Statutes give subpoena power to a variety of state agencies and officers for investigative and quasi-judicial functions. The specific powers and procedures involved vary from statute to statute. Most agencies can issue subpoenas on their own but a few statutes require the agency to apply to the Superior Court. The agency is generally allowed to make the initial determination of whether a party falls under its investigatory power but enforcement of a subpoena generally requires an application to the Superior Court. Violation of a court ordered subpoena is punishable as contempt.


Agency subpoena powers vary. Many agencies have investigative subpoena powers but statutes and circumstances prescribe the nature of this power. In some situations, an agency may only be authorized to act in response to a complaint or grievance. The Board of Mediation and Arbitration (CGS 31-95 to 42-99), for example, is authorized to issue subpoenas when investigating labor grievances and disputes and the Board of Labor Relations can issue subpoenas as part of its investigation when it receives an unfair labor practices complaint (CGS 10-153e(f)).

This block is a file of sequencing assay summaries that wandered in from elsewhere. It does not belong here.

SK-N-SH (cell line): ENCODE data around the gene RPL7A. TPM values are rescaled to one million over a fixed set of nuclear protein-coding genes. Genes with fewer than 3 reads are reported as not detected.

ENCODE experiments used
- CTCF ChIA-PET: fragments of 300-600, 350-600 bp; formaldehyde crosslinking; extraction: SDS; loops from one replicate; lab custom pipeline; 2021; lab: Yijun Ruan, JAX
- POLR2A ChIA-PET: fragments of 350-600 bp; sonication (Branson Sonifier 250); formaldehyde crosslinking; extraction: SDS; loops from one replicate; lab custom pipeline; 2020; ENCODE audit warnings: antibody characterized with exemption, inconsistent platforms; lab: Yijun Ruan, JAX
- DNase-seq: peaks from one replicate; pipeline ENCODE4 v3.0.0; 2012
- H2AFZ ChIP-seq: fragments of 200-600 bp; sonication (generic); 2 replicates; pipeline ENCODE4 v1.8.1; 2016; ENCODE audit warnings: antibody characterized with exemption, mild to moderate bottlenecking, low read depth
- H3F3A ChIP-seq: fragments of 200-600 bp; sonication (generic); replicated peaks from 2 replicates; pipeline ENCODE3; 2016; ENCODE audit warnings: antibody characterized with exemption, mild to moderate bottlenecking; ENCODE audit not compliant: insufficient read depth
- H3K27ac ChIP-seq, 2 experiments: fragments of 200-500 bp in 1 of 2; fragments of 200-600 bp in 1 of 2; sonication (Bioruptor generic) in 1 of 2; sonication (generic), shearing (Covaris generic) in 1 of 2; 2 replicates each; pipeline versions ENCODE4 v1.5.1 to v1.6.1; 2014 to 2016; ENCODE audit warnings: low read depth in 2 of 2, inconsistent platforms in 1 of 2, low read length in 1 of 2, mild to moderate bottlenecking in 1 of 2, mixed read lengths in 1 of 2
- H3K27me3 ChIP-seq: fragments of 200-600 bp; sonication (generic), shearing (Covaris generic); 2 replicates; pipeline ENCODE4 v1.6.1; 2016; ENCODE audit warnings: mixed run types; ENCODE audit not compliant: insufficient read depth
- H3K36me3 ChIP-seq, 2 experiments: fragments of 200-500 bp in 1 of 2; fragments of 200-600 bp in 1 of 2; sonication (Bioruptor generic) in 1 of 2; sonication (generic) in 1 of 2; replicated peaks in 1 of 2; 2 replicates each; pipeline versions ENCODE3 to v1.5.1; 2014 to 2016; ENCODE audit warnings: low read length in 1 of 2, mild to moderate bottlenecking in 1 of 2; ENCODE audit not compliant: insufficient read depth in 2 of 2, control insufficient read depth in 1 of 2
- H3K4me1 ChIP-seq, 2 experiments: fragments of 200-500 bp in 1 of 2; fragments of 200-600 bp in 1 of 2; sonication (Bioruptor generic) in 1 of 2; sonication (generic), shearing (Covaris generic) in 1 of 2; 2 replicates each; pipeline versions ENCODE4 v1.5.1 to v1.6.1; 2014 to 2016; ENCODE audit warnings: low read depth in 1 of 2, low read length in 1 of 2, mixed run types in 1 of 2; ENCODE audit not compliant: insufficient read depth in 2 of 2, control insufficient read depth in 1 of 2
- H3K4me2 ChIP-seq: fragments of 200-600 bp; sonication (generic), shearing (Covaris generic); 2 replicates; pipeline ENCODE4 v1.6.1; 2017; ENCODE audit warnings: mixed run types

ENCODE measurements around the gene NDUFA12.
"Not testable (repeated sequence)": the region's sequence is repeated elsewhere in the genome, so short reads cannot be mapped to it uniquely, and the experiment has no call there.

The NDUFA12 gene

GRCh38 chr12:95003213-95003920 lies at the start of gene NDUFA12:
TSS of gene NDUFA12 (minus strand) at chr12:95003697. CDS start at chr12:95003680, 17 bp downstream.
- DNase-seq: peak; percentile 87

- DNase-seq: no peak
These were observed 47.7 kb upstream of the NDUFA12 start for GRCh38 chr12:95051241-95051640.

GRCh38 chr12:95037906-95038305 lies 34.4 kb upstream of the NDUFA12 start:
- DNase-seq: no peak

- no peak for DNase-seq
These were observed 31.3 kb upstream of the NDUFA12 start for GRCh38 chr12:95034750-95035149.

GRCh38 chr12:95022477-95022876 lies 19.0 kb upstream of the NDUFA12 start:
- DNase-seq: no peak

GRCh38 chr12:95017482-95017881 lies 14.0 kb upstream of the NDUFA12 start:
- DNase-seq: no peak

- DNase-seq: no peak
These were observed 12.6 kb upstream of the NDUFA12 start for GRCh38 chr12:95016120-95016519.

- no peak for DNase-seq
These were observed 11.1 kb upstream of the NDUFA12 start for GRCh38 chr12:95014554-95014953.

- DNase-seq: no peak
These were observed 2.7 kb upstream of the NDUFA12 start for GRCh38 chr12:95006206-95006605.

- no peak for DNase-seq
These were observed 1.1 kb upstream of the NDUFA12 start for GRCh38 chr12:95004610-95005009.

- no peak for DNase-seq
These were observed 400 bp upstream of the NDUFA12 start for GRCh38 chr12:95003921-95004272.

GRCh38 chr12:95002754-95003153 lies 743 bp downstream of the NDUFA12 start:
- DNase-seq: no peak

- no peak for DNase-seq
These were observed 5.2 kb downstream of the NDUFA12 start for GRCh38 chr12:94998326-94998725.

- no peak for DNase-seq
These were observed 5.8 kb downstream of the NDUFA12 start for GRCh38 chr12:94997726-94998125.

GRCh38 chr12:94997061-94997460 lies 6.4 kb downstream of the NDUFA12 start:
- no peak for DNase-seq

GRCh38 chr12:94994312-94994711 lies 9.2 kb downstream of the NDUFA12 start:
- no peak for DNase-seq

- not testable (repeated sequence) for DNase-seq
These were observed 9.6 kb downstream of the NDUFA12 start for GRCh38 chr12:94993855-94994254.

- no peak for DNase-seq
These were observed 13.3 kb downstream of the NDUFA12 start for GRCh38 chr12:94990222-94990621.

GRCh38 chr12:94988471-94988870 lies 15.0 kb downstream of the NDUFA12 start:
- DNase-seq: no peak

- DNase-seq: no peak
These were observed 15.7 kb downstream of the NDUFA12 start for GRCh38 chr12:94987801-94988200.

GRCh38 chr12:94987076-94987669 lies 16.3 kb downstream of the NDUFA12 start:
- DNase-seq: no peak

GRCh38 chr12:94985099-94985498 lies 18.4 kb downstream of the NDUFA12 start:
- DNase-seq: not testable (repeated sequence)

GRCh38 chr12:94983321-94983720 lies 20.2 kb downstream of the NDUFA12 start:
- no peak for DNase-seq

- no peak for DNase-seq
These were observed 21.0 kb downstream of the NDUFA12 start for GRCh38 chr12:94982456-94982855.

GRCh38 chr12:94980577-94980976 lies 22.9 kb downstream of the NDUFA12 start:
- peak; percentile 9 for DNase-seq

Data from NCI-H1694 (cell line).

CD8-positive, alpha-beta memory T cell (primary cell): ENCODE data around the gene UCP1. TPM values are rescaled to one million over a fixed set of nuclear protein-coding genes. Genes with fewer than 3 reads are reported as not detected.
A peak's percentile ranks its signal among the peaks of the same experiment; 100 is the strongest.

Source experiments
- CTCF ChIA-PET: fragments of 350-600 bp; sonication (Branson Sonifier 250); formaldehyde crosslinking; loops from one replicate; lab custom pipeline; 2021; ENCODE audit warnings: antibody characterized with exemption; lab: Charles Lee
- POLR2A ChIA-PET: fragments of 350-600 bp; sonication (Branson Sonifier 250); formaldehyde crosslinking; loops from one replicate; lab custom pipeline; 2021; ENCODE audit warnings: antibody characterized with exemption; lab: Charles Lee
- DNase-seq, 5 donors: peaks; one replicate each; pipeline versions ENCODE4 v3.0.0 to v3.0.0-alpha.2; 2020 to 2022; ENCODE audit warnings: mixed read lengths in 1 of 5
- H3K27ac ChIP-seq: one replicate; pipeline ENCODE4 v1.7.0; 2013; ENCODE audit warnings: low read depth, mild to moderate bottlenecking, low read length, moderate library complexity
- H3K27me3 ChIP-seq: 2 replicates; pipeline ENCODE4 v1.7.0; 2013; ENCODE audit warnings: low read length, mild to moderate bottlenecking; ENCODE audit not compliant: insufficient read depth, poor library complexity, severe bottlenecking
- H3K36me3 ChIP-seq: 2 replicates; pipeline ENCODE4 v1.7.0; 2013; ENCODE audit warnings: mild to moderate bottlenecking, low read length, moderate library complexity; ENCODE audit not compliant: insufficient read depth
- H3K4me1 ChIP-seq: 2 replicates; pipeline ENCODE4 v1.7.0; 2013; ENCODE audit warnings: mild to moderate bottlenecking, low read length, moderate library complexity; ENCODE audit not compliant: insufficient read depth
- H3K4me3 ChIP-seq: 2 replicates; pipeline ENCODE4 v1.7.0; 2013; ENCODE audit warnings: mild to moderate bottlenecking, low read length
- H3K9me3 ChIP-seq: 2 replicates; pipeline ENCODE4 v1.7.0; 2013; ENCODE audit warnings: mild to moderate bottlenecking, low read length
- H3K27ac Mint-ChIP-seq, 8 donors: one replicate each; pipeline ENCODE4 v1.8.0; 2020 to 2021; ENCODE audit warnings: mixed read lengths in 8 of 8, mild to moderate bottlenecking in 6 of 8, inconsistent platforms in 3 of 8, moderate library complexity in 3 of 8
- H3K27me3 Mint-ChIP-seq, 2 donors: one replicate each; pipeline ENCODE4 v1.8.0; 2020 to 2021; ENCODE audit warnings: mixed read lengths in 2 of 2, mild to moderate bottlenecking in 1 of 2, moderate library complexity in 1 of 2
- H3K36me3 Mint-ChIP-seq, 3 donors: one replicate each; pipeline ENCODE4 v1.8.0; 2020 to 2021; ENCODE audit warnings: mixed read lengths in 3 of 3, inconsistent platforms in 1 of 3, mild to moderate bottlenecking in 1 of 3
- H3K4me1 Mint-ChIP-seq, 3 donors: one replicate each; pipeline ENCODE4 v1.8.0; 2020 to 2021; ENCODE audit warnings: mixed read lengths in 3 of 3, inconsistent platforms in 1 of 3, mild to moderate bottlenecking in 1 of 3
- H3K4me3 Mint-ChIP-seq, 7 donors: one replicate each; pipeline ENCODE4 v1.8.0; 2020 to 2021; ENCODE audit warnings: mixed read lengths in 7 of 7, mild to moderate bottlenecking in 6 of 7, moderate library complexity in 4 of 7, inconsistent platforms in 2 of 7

In most instances, the agency can issue subpoenas under its own authority. The Secretary of the Office of Policy and Management when acting under certain statutes is an exception. The secretary must apply to the court and provide an opportunity for both sides to be heard. The court must find that the requested information is reasonably necessary to carry out the statute's purpose and that the secretary has made reasonable efforts to obtain the information before it will issue a subpoena (CGS 16a-5).

An agency's investigatory powers are used to enforce their statutes and regulations and, similar to the federal prosecutor, the agency can be given broad discretion to investigate potential violations. The purpose of the investigative subpoena is generally to allow the agency to make a determination whether there has been a violation of the law. Like the federal grand jury, it may not be clear at that stage precisely what conduct may be in violation of the law. When a statute grants investigative power, the courts have held that substantial discretion is vested in the agency “to engage in pretrial discovery to gather evidence in advance of the filing of specific charges.”